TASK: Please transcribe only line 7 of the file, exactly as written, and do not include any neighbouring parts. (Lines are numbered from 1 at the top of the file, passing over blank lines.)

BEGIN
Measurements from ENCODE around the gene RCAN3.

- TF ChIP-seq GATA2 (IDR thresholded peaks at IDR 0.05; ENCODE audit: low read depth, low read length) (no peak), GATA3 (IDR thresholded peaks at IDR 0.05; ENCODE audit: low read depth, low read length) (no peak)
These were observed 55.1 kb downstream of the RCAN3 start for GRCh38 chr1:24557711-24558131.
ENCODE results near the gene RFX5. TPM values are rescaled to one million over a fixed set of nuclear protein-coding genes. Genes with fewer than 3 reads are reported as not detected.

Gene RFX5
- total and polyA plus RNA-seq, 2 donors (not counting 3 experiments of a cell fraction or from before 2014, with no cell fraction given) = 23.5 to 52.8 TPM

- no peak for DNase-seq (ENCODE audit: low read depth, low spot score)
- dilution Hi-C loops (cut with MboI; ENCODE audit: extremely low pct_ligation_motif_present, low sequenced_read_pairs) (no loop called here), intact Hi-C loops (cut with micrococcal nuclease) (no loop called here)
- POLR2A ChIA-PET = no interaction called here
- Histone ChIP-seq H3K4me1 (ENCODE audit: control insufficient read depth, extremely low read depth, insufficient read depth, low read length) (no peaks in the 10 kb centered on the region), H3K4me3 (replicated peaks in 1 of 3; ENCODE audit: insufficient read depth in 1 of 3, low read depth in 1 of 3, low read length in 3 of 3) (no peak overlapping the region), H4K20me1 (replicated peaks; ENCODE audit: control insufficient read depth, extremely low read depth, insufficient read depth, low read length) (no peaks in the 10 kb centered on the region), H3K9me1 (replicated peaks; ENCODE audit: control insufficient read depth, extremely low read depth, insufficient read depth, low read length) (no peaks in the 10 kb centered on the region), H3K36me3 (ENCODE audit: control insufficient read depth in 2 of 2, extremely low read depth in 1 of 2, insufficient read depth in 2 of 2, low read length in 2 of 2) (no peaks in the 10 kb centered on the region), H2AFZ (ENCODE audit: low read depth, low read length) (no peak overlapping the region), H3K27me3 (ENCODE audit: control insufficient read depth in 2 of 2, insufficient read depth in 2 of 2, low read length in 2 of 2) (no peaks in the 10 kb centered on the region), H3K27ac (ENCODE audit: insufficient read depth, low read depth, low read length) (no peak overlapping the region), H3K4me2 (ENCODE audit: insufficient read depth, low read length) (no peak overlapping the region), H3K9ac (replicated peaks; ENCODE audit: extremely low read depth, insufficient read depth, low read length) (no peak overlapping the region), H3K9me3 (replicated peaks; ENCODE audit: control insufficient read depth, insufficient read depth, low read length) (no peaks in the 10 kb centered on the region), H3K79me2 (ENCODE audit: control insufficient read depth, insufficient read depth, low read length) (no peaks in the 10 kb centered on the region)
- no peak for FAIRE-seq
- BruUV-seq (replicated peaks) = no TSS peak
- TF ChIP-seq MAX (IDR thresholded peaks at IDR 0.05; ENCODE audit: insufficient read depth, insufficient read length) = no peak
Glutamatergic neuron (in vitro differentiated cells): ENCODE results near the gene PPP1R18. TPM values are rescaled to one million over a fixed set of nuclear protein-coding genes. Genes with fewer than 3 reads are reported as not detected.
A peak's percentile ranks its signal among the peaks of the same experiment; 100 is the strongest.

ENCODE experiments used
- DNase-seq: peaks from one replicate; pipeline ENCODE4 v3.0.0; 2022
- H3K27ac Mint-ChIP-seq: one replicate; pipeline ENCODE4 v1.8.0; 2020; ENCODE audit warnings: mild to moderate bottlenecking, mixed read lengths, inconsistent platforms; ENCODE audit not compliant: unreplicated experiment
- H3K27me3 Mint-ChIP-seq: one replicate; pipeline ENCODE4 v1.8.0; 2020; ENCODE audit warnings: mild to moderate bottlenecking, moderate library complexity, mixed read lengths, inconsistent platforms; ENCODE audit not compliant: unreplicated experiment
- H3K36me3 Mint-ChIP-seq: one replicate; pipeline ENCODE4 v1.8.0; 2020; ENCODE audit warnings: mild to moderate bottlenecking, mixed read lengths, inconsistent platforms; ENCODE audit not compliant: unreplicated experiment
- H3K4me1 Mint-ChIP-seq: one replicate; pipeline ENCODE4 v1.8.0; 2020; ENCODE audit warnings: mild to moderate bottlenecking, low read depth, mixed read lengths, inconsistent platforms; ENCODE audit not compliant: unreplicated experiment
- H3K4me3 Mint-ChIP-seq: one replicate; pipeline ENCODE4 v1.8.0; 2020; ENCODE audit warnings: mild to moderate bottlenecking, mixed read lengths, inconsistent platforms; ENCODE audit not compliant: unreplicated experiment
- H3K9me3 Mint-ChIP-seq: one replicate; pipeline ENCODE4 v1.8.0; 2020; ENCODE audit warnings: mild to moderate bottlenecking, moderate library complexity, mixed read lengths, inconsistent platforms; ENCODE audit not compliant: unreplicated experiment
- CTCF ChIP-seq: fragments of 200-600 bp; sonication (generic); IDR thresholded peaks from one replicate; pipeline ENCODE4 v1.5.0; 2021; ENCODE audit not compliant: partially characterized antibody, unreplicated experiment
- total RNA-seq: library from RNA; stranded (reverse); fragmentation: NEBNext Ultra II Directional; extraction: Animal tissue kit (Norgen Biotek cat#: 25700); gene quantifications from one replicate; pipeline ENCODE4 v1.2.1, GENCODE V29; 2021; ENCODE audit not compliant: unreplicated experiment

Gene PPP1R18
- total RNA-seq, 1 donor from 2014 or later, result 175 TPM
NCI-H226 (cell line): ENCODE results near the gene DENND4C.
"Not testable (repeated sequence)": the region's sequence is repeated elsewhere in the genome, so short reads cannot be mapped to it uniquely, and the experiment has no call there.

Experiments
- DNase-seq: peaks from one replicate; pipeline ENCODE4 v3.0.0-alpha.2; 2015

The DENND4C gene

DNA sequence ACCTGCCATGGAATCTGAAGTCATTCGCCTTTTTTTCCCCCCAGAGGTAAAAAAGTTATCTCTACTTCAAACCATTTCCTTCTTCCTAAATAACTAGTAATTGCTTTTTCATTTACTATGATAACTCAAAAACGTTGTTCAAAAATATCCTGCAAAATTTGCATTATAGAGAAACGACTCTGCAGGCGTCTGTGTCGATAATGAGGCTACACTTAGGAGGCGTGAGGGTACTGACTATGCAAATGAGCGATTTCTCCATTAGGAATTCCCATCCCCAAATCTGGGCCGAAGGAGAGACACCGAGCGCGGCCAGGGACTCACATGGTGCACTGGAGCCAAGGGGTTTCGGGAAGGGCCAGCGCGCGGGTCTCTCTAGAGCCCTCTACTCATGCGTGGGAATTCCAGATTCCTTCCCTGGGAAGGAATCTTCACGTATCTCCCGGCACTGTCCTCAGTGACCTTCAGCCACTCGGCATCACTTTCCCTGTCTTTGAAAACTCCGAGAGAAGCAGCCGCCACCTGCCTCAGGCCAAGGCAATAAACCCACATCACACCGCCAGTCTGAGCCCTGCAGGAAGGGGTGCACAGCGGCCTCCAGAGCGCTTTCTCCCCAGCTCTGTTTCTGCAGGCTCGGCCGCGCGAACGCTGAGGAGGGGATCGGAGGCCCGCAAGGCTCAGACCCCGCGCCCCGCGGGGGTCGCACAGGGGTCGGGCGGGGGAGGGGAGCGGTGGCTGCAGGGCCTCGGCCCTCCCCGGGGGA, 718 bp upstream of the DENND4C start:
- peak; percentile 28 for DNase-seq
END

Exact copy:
- no peak for DNase-seq (ENCODE audit: low read depth, low spot score)